Can You Really Get Salma Hayek’s Toned Curves Without Exercising?

The actress says there's no space in her schedule for gym time--but still looks great. Is low-level muscle activation the key? (Answer: kind of.)

July 29, 2015
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We’re all looking for that miracle daily routine that keeps us burning fat and toning our bodies without even noticing it. Salma Hayek claims to have found it.

The stunning actress and newly-minted beauty guru says she rarely hits the gym like the rest of us mere mortals. “I don’t exercise,” she told People. “I just hold my body in a way that activates muscles all day long.”

According to Hayek, an expert in London taught her “how to hold my body in a way where the muscles are activated all day long.” The idea is “toning without clenching,” relaxing parts of the body that don’t need while simply creating an awareness of the muscles you are using as you do it. “So even when you brush your teeth, you’re working the muscles,” she proclaims.

All right, I’ll admit it. I was really skeptical of this one. But as it happens, there’s some truth to Salma’s tactics–which she says are based in restorative yoga.

First off, let’s talk yoga. If you haven’t tried it, it’s an amazing addition to your workout routine with potential full-body benefits–as research is bearing out more and more. One study published in European Journal of Preventive Cardiology actually showed the practice actually has some aerobic merit in addition to making those muscle groups lean, taut and toned all over.

With that information, I thought there might be something to this muscle-activation deal, so I asked my friend Joan Pagano, an NYC-based personal trainer and author of Strength Training Exercises for Women, for a validity check–and she was so happy I brought this up.

“It’s true that, as you develop kinesthetic awareness of using your muscles, you can consciously activate them in your daily activities to engage the core, stabilize the shoulder blades, contract your glutes to squat and your biceps to lift and carry,” she told me. “This is something we should all aim to do!”

Ah! And I wasn’t even aware that we needed to be that aware of our muscles in daily life.

Basically, Joan says that if Salma’s running around during her (sometimes) 20-hour workday while also activating muscle groups, she could be staying in decent shape if she had a solid level of fitness to start. Now, it’s still good to get your heart pumping with some traditional aerobic exercises–get on that bike, hit that treadmill, go for a swim, and so on–to keep your cardiovascular system primed and promote longevity.

And in terms of activating those muscle groups… you won’t necessarily build muscles by activating them throughout the day, but you can help maintain them with low-level contraction techniques. “You’ll also improve your posture, alignment and overall body mechanics,” Joan says.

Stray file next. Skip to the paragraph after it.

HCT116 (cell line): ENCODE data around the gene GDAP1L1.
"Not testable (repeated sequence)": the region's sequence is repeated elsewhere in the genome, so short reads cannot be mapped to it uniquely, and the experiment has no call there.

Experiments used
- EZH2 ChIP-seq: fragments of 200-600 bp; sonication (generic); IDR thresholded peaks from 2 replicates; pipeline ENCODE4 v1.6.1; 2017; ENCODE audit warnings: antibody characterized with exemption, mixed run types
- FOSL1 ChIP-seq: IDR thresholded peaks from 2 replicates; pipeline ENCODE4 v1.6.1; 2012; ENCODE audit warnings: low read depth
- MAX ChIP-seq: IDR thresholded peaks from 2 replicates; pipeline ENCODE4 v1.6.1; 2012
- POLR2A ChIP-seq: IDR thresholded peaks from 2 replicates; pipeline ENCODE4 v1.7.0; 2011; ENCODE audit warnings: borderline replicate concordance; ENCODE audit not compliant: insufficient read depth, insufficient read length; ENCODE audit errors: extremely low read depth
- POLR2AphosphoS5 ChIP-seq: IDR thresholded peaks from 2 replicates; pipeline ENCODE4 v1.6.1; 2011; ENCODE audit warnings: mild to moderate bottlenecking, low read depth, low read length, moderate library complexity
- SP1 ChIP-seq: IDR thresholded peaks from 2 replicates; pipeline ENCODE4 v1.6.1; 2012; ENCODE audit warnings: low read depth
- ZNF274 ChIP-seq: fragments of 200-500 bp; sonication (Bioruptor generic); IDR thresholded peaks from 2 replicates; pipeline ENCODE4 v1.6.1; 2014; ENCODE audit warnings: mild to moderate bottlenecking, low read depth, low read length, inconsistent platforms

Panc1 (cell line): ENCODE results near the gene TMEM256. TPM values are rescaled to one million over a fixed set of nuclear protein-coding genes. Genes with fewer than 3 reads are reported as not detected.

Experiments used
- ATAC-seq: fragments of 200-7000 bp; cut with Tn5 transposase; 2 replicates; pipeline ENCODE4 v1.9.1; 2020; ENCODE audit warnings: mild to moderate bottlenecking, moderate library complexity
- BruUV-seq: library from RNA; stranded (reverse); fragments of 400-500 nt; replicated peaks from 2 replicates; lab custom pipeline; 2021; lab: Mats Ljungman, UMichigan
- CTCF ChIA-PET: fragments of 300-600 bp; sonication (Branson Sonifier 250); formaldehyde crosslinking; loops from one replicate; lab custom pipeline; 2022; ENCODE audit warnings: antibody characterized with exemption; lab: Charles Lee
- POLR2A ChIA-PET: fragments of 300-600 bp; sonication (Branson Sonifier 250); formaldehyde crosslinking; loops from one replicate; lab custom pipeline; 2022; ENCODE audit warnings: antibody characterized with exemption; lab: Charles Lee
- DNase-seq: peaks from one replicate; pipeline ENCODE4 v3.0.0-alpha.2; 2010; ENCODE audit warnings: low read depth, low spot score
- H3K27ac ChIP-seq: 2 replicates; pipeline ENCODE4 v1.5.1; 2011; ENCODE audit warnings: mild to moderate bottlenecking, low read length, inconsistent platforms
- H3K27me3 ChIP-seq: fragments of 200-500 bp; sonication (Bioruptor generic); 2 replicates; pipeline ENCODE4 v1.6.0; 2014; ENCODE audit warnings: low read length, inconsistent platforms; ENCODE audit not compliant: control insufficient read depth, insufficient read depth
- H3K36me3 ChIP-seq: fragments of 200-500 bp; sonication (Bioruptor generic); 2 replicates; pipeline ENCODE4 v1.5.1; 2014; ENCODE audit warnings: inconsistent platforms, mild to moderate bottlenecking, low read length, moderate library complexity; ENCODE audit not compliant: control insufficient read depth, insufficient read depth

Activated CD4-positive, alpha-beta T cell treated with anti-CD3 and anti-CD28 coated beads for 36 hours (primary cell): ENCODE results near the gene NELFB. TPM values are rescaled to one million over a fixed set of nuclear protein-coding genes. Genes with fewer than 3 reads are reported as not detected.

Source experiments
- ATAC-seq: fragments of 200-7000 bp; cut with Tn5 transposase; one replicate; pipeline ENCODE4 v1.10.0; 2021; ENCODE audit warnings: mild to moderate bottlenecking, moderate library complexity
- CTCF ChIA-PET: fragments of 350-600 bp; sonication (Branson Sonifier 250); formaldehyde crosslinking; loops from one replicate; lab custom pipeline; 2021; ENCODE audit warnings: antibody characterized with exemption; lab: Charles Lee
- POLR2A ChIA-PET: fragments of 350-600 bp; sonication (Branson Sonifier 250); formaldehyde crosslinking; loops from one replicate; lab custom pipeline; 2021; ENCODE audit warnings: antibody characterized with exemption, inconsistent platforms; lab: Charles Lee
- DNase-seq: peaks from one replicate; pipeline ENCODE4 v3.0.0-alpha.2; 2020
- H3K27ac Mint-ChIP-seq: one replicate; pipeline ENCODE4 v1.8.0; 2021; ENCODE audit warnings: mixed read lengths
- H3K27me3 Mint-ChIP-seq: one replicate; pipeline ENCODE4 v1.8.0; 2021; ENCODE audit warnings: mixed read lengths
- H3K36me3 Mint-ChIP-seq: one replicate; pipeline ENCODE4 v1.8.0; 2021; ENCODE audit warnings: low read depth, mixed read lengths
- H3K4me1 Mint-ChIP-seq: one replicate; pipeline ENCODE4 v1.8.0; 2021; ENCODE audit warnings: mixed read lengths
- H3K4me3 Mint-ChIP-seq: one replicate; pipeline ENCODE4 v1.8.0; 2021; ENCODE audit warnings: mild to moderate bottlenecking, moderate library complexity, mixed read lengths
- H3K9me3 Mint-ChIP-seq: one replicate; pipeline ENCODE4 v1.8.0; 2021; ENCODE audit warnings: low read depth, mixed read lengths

So, let’s say you’re like Salma. You have basically no time to exercise. Like, blink-and-you’ll-miss-it space in your schedule. What’s one to do?

Ms. Pagano says that you should focus, at minimum, on getting in some simple body-weight exercises like squats, push-ups and planks to condition your muscles. For cardio, aim for 10-minute bursts of fast walking or stair climbing, attempting to rack up at least 30 minutes per day on most days of the week.

Then, once you have a base level of cardio fitness and muscle tone, you can try maintaining with Salma’s idea: activate muscle groups as you move through your day, and as you need them.

Joan has five ideas, which are all oh-so-easy:

“To engage your core and flatten your belly, “zip up” your abs as if you were zipping up a tight pair of jeans. Pull your navel in toward your spine, and then up, lifting the pelvic floor. This move trains the deep abdominal muscle that lies right under your jean zipper.

Stand up straight, rolling the shoulders down and back. Learn to hold them there to prevent rounding the back and developing a “forward slouch.”

When you bend and lift something, use the large muscles of your legs – the glutes, the quads and hamstrings – and practice the “hip hinge,” which means bending forward from the hips with your spine in neutral alignment.

Get up from any seated position without using your arms for support.

When you’re brushing your teeth, stand on one leg for balance and feel the muscles of that leg working to support you – especially in the ankles.

It’s good to be aware of the need for muscular awareness, right? I’ll never lift a box or brush my teeth the same way again.

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